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Ergot Can Cause Lambing Problems

Ergot is a fungus that forms in the seed heads of cereal grains and mature grasses.

Sheep producers should have grain tested for ergot before feeding it to their animals.

“Multiple sheep producers in North Dakota have experienced losses associated with feeding grains contaminated with ergot this year,” North Dakota State University Extension Service sheep specialist Reid Redden says. “Feeding ergot-contaminated grains during late gestation reportedly has been causing premature births, severe dystocia associated with a failure to dilate, and low milk production.”

Ergot is a fungus that forms in plant seed heads, replacing the ovarian tissue of infected plants, according to Michelle Mostrom, NDSU veterinary toxicologist. The ergot body, or sclerotium, can develop in the seed ovary of cereal grains such as rye, triticale, wheat, barley and oats. The purplish-black, hard ergot sclerotia contain toxic alkaloids that are responsible for ergotism in animals.

Ergotism is a sporadic disease that can affect sheep and other animals. Ruminants such as sheep that consume rations with 0.3 to 1 percent or more sclerotia can develop gangrenous ergotism. Researchers estimate that ergot alkaloid concentrations as small as 0.2 to 0.8 milligram per kilogram, or part per million, in the total ration can produce ergotism in livestock.

Mostrom recommends that ergot body concentrations be less than 0.1 percent in the grain portion of the animals’ diet to reduce the risk of ergotism.

Ergot also can develop on the seed heads of mature grasses, including brome, timothy, quack grasses and blue grasses, so livestock producers should look for the fungus in grass hay that was baled after the grass developed seeds, Redden says.

Ergotism is a concern this year because last year’s damp spring weather favored delayed germination and growth of ergot.

Feeding grain to ewes one month prior to lambing is a very common practice in the sheep industry, Redden says. The effects of ergot are most detrimental to younger ewes because they typically are fed a higher amount of grain during late gestation to maintain optimal growth rates.

Sheep producers also often use grain screenings during this period of production. Ergot commonly is found in higher concentrations in screenings than whole grain, so testing the grain before feeding it to ewes is essential.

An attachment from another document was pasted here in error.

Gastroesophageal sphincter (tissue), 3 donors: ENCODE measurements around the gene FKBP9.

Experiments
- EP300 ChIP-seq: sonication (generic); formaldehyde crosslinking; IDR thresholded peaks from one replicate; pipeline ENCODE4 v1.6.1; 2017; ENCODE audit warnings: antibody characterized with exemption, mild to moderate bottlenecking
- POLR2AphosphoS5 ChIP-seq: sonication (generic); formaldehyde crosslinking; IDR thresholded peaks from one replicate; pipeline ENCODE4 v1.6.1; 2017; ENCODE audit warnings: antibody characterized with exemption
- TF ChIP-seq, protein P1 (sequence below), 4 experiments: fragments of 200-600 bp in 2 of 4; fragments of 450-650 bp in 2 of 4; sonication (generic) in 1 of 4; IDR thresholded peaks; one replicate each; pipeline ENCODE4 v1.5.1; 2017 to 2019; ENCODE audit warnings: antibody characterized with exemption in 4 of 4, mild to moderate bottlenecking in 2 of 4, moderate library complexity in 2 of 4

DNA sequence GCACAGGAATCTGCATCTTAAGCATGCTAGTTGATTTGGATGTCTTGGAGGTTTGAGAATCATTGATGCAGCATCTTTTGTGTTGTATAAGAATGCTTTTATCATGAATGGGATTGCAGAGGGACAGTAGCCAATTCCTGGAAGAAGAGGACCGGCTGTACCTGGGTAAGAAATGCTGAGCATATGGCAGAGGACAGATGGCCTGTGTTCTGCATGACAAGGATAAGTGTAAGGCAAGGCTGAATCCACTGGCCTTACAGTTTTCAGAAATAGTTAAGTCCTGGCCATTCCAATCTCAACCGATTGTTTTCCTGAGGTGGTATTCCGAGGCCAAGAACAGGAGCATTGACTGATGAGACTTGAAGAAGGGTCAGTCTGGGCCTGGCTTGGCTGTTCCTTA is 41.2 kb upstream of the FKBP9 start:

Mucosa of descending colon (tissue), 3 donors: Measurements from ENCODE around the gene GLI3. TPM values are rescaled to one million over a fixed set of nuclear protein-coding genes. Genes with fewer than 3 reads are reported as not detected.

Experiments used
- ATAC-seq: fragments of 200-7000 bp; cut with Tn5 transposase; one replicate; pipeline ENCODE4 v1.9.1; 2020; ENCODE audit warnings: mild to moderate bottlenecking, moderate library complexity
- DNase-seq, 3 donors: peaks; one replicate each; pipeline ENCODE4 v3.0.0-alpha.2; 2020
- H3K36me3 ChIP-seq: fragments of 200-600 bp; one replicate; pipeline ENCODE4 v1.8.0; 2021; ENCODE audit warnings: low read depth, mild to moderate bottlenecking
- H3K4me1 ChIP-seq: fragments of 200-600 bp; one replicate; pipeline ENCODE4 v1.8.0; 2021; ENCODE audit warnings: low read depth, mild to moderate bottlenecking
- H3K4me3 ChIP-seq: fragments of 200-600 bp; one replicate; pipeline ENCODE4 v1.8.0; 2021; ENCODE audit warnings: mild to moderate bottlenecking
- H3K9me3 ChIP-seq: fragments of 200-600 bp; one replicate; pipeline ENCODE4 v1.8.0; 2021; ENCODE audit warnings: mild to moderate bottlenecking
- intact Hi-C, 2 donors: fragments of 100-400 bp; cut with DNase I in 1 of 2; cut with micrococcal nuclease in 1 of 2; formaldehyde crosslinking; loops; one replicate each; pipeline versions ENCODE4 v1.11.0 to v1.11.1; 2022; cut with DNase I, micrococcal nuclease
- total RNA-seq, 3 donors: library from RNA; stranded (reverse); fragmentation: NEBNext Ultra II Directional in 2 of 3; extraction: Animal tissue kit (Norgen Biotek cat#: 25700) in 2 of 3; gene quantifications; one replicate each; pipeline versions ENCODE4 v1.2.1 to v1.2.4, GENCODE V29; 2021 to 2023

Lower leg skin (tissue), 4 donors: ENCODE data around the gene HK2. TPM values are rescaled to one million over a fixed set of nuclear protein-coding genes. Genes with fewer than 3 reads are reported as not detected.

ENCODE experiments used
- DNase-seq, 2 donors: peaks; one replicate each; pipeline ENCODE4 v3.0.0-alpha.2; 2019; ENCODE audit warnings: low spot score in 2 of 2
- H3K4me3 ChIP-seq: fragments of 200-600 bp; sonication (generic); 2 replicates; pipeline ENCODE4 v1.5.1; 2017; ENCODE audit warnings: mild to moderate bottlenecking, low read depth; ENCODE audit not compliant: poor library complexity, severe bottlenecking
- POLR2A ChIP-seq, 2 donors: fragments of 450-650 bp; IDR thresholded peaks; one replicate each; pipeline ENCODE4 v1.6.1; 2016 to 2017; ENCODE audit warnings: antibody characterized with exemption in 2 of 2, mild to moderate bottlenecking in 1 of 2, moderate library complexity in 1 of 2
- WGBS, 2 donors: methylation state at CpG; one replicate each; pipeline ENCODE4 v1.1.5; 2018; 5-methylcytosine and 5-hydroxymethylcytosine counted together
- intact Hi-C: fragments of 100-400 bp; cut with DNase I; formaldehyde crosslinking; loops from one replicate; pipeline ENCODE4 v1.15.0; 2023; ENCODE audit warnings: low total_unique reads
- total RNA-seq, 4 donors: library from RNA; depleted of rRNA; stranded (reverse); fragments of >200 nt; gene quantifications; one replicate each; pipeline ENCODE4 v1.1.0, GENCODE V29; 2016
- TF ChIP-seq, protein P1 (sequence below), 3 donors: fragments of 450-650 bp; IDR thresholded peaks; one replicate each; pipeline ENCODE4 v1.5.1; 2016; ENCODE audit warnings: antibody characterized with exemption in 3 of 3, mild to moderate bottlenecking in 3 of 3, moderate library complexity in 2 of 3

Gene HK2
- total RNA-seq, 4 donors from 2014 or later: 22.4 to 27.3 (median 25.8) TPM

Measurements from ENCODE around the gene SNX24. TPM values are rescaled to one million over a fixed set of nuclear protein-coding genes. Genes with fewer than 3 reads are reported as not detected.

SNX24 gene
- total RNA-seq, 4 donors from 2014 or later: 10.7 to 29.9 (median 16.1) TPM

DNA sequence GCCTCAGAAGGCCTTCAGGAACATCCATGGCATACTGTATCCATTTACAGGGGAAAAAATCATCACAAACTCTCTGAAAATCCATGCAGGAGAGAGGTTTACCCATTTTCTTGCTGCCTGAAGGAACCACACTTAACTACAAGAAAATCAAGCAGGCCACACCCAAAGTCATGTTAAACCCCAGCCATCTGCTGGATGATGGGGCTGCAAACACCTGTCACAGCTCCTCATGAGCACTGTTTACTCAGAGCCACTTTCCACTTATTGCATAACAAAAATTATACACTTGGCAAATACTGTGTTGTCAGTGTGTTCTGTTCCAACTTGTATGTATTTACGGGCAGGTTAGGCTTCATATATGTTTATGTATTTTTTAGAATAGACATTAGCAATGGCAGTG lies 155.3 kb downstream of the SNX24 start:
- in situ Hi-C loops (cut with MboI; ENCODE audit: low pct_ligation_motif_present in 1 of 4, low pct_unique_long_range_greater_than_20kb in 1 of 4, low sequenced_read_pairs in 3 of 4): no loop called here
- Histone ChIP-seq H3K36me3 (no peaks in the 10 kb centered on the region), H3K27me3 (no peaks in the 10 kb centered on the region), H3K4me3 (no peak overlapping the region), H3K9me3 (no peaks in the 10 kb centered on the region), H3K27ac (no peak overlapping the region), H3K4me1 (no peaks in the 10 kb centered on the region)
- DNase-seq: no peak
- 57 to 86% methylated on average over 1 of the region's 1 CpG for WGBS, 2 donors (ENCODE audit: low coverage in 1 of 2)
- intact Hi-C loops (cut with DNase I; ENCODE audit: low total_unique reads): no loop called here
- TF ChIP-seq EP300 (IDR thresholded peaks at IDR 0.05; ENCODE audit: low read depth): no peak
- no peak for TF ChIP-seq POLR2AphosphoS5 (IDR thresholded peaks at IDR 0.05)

Contact the University of Missouri Veterinary Medical Diagnostic Lab by mail at VMDL, University Missouri, P.O. Box 6023, Columbia, Mo., 65205 or by calling (800) 862-8635 for the cost of the test and information on submitting grain or hay samples.

Although ergot is visible in livestock feeds, the alkaloids in the ergot can vary. This can explain why some producers may not have seen any detrimental effects from feeding ergot-contaminated feed in the past but severe effects have been reported this year, Redden says. In one case, tests found ergopeptine alkaloids at a rate 10 times higher than the level known to cause ergotism.

Clinical signs in sheep are necrosis, or the death of cells, at the tip of the tongue; excess drooling or salivation; diarrhea, reduction in feed intake; lameness (necrosis above the hoof wall); and decreased lambing rates and milk production, Mostrom says.

The keys to treating ergotism successfully are recognizing the clinical signs early and keeping livestock away from ergot-contaminated grains, hay, processed feeds or pastures.

“Ergot is not a new problem in North Dakota grains,” Mostrom says. “The ergot sclerotia mature at the same rate as plant seeds and can fall to the ground to overwinter and possibly germinate the following year. No-till farming practices, shallow seeding and failure to rotate crops favor ergot development in plants.”

NDSU Agriculture Communication - April 4, 2012

Source:Reid Redden, (701) 231-5597, reid.redden@ndsu.edu
Source:Michelle Mostrom, (701) 231-7529, michelle.mostrom@ndsu.edu
Editor:Ellen Crawford, (701) 231-5391, ellen.crawford@ndsu.edu
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